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Gauging Effects of a Death-Penalty Change

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Gauging Effects of a Death-Penalty Change


Gauging Effects of a Death-Penalty Change

Gauging Effects of a Death-Penalty Change

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Ten years ago today, Congress passed a law called the Antiterrorism and Effective Death Penalty Act. It was intended to streamline the death-penalty process. Legal scholars disagree over whether it has had the desired effect.


Today is the tenth anniversary of a law that tried to fundamentally change the way the death penalty works in the U.S. NPR's Ari Shapiro has this report on whether that law had the desired effect.

ARI SHAPIRO reporting:

The law is about as unwieldy as its name, the Antiterrorism and Effective Death Penalty Act. The year after it passed, Supreme Court Justice David Souter said, "In a world of silk purses and pig's ears, this act is not a silk purse." The law was intended to streamline the death penalty appeals process, but John Bloom, who directs the Cornell Death Penalty Project, says it did the opposite.

Mr. JOHN BLOOM (Cornell Death Penalty Project): The act was so poorly written and so poorly drafted that in many jurisdictions what it did was actually slow down the cases and probably kept a number of death row inmates alive much longer than they would have.

SHAPIRO: Congress passed the law after people complained that convicts were spending too long on death row, about ten years on average. And a decade after the law was passed, the average time on death row now is --

Mr. RICHARD DIETER (Death Penalty Information Center): Almost 11 years between sentencing and execution.

SHAPIRO: Richard Dieter runs the Death Penalty Information Center.

Mr. DIETER: I mean there are other factors, it was also during these ten years that the growth of innocence cases led the courts to perhaps slow down and examine cases more slowly, but I think if the main goal was speeding it up, that part has not been accomplished.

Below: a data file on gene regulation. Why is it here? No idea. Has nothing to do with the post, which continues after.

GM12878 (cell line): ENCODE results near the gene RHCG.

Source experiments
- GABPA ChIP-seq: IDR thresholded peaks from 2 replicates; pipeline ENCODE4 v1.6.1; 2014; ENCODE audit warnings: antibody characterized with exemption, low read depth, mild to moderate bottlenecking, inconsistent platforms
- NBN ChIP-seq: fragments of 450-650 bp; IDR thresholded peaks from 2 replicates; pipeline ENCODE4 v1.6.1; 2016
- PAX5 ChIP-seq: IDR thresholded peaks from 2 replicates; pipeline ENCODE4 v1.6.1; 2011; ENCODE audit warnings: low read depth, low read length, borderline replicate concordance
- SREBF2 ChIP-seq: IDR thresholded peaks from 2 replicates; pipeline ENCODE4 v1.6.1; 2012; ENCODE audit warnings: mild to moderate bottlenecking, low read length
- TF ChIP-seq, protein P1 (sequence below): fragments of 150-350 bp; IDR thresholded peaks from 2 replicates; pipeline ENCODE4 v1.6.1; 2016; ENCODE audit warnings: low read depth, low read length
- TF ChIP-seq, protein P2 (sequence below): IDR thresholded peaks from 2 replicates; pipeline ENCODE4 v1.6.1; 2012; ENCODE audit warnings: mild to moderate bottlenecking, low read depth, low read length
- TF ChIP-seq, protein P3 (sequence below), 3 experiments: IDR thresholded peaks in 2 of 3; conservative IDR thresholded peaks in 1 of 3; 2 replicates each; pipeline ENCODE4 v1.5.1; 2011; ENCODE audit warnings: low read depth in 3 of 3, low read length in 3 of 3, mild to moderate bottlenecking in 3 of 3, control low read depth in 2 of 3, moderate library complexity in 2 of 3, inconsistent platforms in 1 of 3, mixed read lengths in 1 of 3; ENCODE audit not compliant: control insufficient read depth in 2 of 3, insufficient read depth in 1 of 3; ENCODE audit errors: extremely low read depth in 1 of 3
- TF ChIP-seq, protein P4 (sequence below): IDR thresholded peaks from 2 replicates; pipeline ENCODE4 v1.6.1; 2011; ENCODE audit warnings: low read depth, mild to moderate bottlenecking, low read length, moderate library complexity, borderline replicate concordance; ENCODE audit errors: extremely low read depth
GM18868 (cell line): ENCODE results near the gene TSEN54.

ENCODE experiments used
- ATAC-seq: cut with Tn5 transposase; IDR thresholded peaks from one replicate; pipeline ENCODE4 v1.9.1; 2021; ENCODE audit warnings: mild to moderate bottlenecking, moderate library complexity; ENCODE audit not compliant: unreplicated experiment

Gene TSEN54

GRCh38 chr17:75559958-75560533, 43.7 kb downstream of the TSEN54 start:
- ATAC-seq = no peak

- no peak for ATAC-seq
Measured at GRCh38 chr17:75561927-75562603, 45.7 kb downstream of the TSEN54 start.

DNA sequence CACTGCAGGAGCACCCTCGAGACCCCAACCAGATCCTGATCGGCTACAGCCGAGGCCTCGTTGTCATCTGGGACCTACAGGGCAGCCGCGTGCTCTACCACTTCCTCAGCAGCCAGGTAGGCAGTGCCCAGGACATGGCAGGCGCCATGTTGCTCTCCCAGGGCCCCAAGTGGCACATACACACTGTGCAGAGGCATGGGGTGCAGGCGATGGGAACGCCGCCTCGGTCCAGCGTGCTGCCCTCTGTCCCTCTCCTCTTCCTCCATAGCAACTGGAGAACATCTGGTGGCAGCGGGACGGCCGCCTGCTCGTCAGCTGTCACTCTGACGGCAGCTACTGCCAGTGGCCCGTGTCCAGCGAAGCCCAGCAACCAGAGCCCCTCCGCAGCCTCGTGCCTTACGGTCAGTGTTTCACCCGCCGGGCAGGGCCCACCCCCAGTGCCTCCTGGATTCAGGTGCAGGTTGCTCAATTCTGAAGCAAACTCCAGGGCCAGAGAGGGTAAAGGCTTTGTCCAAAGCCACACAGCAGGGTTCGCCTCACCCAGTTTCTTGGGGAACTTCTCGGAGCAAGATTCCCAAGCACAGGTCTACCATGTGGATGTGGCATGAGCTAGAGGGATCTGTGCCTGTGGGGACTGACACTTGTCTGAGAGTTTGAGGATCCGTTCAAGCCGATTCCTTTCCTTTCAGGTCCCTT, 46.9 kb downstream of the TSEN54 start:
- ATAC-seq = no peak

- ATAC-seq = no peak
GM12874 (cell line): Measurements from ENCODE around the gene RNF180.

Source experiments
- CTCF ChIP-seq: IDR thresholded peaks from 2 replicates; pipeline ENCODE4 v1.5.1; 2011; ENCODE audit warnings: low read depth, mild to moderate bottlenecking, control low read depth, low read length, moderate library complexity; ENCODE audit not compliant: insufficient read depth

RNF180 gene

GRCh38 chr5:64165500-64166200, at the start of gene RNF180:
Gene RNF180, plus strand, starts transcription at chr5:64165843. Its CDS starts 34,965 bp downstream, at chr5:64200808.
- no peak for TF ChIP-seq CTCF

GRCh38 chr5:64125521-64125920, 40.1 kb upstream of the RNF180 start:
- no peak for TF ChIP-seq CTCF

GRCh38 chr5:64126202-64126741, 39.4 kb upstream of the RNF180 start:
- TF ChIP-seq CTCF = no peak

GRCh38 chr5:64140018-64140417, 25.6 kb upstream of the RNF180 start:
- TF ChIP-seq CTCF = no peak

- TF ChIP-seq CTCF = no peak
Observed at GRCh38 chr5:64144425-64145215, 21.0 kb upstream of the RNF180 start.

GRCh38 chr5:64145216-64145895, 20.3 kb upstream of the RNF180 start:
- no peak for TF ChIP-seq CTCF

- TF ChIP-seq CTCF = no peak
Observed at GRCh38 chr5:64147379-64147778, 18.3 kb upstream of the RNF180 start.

SHAPIRO: There are other ways to measure the law's impact though. University of Houston Law Professor David Dow has studied how many death penalty cases have had successful appeals in federal court.

Mr. DAVID DOW (University of Houston): From 1976 until 1995 death row inmates got released around two thirds of the time. Now that doesn't mean they got out of prison, but it means that they got a new trial or it means that their death sentence was converted into a life sentence.

SHAPIRO: Since Congress passed the Antiterrorism and Effective Death Penalty Act, that relief rate has dropped dramatically.

Mr. DOW: They've gone from a success rate of 60 or 65 percent to a success rate of ten or 12 percent.

SHAPIRO: The law made it harder for defendants to get a hearing in federal court. Dow says most of the delay in death penalty cases takes place in state court so he believes federal legislation is the wrong tool to speed up the process.

Mr. DOW: The federal government is simply not capable of addressing the root of the delay, which is the state court systems.

SHAPIRO: One of the specters hanging over this debate is the fear that if the system becomes too streamlined, the government could execute an innocent person. In the last 30 years, more than 100 people have been released from death row. It took an average of nine years after their convictions to discover that they were innocent.

Kent Scheidegger is legal director for the Criminal Justice Legal Foundation. He says those innocent people would not necessarily have been executed even with the most streamlined system.

Mr. KENT SCHEIDEGGER (Criminal Justice Legal Foundation): We're not really talking about making the review any less searching on the question of guilt or innocence, we're just talking about requiring the courts to move them along faster.

SHAPIRO: Hofstra law professor Eric Freedman believes the most effective way to streamline the death penalty would be to fund better defense lawyers from day one.

Mr. ERIC FREEDMAN (Hofstra University): Then those people who deserve to be convicted would be and those who deserve to be acquitted or not sentenced to death would be. There would be many fewer grounds for post-conviction attack and the system would be speedier and more just.

SHAPIRO: But the Criminal Justice Legal Foundation's Kent Scheidegger says better lawyers won't keep people from claiming incompetent counsel.

Mr. SCHEIDEGGER: Scott Peterson, he got the lawyer to the stars, I would be shocked if he doesn't claim ineffective assistance of counsel.

SHAPIRO: Scheidegger would like to see the federal death penalty appeals process tightened even further and there's a bill in Congress that could grant his wish, it's called the Streamlined Procedures Act. Parts of it were already made into law when Congress renewed the USA Patriot Act earlier this year.

Ari Shapiro, NPR News, Washington.

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